A hospital takes on "the sleeping dog" of patient safety by Deborah Gesensway
Published in the February 2011 issue of Today's Hospitalist
ASK ROBERT L. TROWBRIDGE, MD, a patient safety expert and hospitalist at Maine Medical Center in Portland, Maine, about diagnostic errors, and he'll tell you that they're "the sleeping dog of the patient safety movement." While these errors are common, Dr. Trowbridge explains, they're often left unchallenged because "nobody is quite sure what will happen when we start poking" at the problem.
"As clinicians, we all recognize that we've made a lot of diagnostic errors in our careers," he says, "but we wall these off in our own minds rather than discuss
"We want to be dispassionate when we approach the diagnostic process, but we are not."
–Robert L. Trowbridge, MD Maine Medical Center
them out in the open."
To face this unknown, Dr. Trowbridge and his colleagues have launched an anonymous, self-reporting system when diagnostic errors occur. The goal is to delve into the errors' root causes and figure out how to prevent them from recurring.
According to the literature, more than 8% of inpatients are subject to a major diagnostic error. More than one-quarter of all reported errors involve some diagnostic error, and as many as 11% of reported errors result in patient death.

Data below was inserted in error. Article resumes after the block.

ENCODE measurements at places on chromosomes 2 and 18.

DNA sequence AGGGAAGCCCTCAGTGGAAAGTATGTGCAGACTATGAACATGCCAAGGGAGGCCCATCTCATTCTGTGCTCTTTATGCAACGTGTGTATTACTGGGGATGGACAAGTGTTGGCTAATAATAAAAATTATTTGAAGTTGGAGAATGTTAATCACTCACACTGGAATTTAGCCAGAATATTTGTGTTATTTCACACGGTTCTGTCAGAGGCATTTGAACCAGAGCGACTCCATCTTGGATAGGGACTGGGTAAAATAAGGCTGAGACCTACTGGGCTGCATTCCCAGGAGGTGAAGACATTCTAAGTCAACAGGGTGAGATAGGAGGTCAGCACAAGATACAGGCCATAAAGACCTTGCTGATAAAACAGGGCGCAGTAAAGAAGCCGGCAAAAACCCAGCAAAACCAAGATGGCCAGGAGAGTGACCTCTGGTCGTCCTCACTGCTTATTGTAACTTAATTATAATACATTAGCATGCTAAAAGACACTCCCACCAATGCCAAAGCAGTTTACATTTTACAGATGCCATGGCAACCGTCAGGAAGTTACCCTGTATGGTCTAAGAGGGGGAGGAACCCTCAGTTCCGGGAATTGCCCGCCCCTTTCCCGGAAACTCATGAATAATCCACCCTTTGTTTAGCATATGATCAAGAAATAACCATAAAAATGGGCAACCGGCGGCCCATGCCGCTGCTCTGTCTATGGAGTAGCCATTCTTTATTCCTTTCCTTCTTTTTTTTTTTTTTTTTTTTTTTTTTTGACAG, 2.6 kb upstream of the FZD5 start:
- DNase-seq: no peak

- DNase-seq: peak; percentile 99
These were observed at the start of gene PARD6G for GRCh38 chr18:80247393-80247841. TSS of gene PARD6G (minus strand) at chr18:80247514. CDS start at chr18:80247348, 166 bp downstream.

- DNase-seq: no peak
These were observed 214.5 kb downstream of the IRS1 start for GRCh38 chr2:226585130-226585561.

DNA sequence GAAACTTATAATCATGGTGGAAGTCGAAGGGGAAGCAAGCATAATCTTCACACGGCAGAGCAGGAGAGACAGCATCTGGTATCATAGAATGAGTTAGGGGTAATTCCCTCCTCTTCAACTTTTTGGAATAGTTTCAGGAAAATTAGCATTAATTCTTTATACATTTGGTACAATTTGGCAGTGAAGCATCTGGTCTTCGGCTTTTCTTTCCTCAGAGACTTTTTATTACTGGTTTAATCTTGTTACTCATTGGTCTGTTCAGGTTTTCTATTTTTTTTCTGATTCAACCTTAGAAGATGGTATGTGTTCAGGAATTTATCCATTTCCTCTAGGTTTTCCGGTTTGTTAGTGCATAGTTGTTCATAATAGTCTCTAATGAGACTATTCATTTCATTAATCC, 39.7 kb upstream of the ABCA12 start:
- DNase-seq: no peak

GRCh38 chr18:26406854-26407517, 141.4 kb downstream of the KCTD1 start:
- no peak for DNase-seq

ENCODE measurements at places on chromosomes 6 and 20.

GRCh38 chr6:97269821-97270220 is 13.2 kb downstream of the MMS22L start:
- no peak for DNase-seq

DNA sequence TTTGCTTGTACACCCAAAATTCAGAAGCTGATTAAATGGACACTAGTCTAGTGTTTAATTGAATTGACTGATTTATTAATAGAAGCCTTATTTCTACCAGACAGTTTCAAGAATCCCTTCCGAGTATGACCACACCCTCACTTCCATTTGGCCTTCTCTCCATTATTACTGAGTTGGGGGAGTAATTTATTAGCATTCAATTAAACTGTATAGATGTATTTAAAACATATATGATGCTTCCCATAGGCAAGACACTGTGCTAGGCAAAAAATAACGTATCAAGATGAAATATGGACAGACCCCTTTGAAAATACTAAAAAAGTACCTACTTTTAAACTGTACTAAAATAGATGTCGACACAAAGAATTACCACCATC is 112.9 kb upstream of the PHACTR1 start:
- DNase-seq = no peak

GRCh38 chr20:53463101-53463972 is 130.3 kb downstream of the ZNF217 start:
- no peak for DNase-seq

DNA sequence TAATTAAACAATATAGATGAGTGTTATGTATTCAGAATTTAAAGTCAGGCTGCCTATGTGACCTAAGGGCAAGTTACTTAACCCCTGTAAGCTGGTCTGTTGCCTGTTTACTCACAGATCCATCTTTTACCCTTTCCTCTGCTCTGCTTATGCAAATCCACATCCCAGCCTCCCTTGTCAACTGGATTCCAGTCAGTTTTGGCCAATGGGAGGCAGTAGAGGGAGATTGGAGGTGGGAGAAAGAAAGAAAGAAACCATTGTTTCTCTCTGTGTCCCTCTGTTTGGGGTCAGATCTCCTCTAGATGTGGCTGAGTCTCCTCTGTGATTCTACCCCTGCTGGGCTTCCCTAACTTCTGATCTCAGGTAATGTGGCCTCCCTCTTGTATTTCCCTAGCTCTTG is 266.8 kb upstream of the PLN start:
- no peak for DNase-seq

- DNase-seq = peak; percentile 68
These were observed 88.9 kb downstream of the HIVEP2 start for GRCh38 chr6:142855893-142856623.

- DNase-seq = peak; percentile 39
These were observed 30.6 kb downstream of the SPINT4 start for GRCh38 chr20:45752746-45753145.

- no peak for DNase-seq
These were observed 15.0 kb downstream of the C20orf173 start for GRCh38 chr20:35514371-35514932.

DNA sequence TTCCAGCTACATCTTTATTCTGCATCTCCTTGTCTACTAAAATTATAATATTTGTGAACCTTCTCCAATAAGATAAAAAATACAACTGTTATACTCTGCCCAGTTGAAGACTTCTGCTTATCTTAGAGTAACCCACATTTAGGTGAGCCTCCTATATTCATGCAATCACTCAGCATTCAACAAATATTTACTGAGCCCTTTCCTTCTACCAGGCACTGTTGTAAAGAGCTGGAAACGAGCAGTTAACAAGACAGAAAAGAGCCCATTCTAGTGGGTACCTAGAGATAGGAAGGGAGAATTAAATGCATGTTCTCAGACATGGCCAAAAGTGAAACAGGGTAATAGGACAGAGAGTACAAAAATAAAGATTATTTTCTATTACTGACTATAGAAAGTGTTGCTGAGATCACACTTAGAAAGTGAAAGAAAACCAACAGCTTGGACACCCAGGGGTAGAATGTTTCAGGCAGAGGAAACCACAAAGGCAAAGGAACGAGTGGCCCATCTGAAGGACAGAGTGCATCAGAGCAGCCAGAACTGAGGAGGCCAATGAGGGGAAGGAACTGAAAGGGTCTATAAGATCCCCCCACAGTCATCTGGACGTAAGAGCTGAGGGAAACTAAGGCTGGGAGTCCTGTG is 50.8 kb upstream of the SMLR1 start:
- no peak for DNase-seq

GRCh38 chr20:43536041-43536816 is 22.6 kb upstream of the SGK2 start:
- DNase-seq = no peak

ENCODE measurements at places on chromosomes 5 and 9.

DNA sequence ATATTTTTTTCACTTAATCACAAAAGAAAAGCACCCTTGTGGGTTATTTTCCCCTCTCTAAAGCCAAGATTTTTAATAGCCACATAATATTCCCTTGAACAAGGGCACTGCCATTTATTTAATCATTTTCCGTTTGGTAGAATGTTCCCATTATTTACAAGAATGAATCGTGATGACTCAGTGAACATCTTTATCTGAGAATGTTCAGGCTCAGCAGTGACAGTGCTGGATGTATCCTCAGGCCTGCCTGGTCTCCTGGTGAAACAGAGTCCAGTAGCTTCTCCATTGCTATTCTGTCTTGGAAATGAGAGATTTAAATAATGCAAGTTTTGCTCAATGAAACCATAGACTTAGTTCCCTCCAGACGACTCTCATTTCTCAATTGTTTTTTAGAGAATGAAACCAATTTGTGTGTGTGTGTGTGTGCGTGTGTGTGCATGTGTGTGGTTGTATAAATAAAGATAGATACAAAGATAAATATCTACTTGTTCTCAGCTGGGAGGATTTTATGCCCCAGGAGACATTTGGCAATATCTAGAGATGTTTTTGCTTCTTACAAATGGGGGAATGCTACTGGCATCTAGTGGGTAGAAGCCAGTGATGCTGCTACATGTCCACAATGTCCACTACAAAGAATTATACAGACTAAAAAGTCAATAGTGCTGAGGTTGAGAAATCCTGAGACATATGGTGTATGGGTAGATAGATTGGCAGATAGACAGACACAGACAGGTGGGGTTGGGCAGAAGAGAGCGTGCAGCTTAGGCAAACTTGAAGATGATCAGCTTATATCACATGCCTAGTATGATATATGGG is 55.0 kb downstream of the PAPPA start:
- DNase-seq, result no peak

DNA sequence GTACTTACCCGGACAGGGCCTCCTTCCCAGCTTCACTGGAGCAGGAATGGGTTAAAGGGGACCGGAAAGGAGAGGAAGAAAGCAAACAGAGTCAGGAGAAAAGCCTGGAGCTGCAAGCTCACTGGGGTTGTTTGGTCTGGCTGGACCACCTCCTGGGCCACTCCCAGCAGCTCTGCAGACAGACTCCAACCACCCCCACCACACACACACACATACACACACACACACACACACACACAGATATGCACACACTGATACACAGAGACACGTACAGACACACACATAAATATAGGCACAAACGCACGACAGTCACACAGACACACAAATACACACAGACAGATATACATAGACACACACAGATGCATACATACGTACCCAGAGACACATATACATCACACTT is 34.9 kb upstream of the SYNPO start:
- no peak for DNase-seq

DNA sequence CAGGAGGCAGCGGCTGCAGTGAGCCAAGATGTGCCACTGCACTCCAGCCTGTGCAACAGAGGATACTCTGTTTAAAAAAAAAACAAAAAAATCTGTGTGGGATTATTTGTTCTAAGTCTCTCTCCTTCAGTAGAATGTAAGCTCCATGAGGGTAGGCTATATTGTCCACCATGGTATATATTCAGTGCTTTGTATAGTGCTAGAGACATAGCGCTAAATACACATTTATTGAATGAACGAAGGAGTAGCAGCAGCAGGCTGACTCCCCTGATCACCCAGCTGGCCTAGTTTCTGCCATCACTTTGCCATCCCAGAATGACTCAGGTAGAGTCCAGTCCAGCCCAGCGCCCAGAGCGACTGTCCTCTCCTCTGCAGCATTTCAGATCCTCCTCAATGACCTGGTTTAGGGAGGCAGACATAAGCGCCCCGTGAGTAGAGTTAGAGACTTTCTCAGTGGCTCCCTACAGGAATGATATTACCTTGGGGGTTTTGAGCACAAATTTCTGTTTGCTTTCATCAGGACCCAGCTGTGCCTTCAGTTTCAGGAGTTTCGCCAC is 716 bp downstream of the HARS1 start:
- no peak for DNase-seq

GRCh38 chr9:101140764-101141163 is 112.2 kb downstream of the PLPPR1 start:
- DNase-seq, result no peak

Despite those data, Dr. Trowbridge says, diagnostic errors have been ignored until recently. In part, that's because researchers have paid more attention to clear causes of patient harm like medication errors and hand hygiene. He talked to Today's Hospitalist about his center's new reporting system, which the adult inpatient medicine service has piloted since last fall.
How does the reporting system work?
We wanted to make it easy to report an error in real time by the people best suited to recognize such errors: physicians.
Our clinical workstations all have a "Diagnostic Error Reporting" icon. Clicking on it takes you to a database that asks for four pieces of information: the patient's medical record number; the type of error, whether it was a delayed, wrong or missed diagnosis; a brief description of the error, such as "iron deficiency anemia for six months; missed colon cancer"; and any patient harm that resulted. This can be done anonymously and very quickly at the point of care. That makes it more likely that a physician will report an error, either his or her own or a colleague's.